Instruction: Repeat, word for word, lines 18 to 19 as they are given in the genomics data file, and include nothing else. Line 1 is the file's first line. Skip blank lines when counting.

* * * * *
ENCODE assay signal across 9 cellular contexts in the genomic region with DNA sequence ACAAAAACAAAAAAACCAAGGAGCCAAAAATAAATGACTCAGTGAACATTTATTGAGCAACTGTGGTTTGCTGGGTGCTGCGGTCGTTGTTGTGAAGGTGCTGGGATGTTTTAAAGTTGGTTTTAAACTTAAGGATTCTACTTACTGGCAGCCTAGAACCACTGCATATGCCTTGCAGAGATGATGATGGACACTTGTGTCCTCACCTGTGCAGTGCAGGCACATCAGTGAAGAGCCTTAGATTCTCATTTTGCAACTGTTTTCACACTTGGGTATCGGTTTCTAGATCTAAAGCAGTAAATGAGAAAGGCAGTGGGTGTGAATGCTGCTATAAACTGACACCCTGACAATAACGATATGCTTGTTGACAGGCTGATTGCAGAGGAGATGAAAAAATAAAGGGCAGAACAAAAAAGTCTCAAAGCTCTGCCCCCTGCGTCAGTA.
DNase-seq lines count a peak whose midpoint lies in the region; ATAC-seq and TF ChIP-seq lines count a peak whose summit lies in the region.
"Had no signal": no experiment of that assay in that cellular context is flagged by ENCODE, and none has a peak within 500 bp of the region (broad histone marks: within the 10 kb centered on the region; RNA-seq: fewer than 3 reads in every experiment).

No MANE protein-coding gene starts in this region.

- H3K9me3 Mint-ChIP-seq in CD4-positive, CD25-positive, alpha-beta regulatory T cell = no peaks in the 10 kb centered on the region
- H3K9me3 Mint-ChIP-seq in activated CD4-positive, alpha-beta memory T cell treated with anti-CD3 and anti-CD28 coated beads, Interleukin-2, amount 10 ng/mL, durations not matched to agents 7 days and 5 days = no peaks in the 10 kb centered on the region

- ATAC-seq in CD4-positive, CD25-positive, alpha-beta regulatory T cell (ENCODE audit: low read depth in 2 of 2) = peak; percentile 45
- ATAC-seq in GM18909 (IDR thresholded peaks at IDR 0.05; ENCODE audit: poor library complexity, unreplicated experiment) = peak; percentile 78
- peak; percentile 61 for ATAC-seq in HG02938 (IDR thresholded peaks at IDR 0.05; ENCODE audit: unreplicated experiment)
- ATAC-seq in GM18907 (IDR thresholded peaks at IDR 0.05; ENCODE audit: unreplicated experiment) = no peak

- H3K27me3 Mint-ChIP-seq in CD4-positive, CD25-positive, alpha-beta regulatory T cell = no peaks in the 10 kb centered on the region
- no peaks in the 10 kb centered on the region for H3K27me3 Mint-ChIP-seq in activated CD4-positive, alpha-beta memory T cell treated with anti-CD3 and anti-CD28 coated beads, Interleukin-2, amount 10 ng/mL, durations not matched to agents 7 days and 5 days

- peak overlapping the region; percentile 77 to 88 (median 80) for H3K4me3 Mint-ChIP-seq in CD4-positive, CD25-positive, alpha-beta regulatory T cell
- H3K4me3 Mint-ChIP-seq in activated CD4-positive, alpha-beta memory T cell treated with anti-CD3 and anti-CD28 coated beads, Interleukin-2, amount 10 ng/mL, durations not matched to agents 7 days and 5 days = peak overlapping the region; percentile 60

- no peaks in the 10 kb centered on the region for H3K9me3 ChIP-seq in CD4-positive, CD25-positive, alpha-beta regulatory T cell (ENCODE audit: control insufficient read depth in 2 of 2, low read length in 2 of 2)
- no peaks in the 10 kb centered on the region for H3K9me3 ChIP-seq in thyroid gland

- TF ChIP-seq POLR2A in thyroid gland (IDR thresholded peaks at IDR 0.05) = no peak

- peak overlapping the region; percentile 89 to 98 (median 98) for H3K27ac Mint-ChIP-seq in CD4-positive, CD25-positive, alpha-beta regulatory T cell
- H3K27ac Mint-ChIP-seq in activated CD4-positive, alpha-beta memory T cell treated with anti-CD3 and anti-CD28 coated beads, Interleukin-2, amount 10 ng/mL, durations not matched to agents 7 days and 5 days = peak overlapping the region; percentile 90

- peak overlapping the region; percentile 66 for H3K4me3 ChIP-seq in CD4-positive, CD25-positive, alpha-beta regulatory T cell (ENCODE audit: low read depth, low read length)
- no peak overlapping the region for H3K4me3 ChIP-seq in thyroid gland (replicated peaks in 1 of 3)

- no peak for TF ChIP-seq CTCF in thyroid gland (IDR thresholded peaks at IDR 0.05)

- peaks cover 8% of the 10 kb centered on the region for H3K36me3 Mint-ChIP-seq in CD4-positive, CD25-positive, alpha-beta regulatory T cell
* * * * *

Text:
- peak overlapping the region; percentile 89 to 98 (median 98) for H3K27ac Mint-ChIP-seq in CD4-positive, CD25-positive, alpha-beta regulatory T cell
- H3K27ac Mint-ChIP-seq in activated CD4-positive, alpha-beta memory T cell treated with anti-CD3 and anti-CD28 coated beads, Interleukin-2, amount 10 ng/mL, durations not matched to agents 7 days and 5 days = peak overlapping the region; percentile 90